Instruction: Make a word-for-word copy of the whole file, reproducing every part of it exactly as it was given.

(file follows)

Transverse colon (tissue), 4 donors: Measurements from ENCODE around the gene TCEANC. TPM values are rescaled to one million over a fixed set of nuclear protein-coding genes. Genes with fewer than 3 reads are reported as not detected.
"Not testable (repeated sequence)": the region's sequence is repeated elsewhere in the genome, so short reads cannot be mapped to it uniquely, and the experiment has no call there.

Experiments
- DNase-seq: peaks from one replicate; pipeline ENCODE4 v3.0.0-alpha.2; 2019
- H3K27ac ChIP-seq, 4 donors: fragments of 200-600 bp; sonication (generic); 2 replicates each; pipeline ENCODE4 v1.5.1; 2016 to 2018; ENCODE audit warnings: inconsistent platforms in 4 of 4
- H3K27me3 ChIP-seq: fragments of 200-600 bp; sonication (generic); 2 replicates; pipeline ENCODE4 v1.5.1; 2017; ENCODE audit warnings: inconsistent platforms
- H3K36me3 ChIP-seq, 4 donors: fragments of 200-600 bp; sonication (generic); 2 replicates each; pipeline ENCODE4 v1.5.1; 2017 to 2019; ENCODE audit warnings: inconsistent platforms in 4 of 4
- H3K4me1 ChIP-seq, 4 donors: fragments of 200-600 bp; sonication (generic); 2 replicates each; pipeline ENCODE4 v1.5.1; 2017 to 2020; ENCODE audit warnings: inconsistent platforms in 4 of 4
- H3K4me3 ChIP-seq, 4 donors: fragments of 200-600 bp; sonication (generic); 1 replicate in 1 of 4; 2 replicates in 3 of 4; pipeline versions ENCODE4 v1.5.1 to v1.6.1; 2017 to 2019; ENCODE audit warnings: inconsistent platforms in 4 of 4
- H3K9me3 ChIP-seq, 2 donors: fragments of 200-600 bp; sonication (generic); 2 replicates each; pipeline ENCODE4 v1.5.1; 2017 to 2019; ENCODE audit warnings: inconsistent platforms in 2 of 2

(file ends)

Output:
Transverse colon (tissue), 4 donors: Measurements from ENCODE around the gene TCEANC. TPM values are rescaled to one million over a fixed set of nuclear protein-coding genes. Genes with fewer than 3 reads are reported as not detected.
"Not testable (repeated sequence)": the region's sequence is repeated elsewhere in the genome, so short reads cannot be mapped to it uniquely, and the experiment has no call there.

Experiments
- DNase-seq: peaks from one replicate; pipeline ENCODE4 v3.0.0-alpha.2; 2019
- H3K27ac ChIP-seq, 4 donors: fragments of 200-600 bp; sonication (generic); 2 replicates each; pipeline ENCODE4 v1.5.1; 2016 to 2018; ENCODE audit warnings: inconsistent platforms in 4 of 4
- H3K27me3 ChIP-seq: fragments of 200-600 bp; sonication (generic); 2 replicates; pipeline ENCODE4 v1.5.1; 2017; ENCODE audit warnings: inconsistent platforms
- H3K36me3 ChIP-seq, 4 donors: fragments of 200-600 bp; sonication (generic); 2 replicates each; pipeline ENCODE4 v1.5.1; 2017 to 2019; ENCODE audit warnings: inconsistent platforms in 4 of 4
- H3K4me1 ChIP-seq, 4 donors: fragments of 200-600 bp; sonication (generic); 2 replicates each; pipeline ENCODE4 v1.5.1; 2017 to 2020; ENCODE audit warnings: inconsistent platforms in 4 of 4
- H3K4me3 ChIP-seq, 4 donors: fragments of 200-600 bp; sonication (generic); 1 replicate in 1 of 4; 2 replicates in 3 of 4; pipeline versions ENCODE4 v1.5.1 to v1.6.1; 2017 to 2019; ENCODE audit warnings: inconsistent platforms in 4 of 4
- H3K9me3 ChIP-seq, 2 donors: fragments of 200-600 bp; sonication (generic); 2 replicates each; pipeline ENCODE4 v1.5.1; 2017 to 2019; ENCODE audit warnings: inconsistent platforms in 2 of 2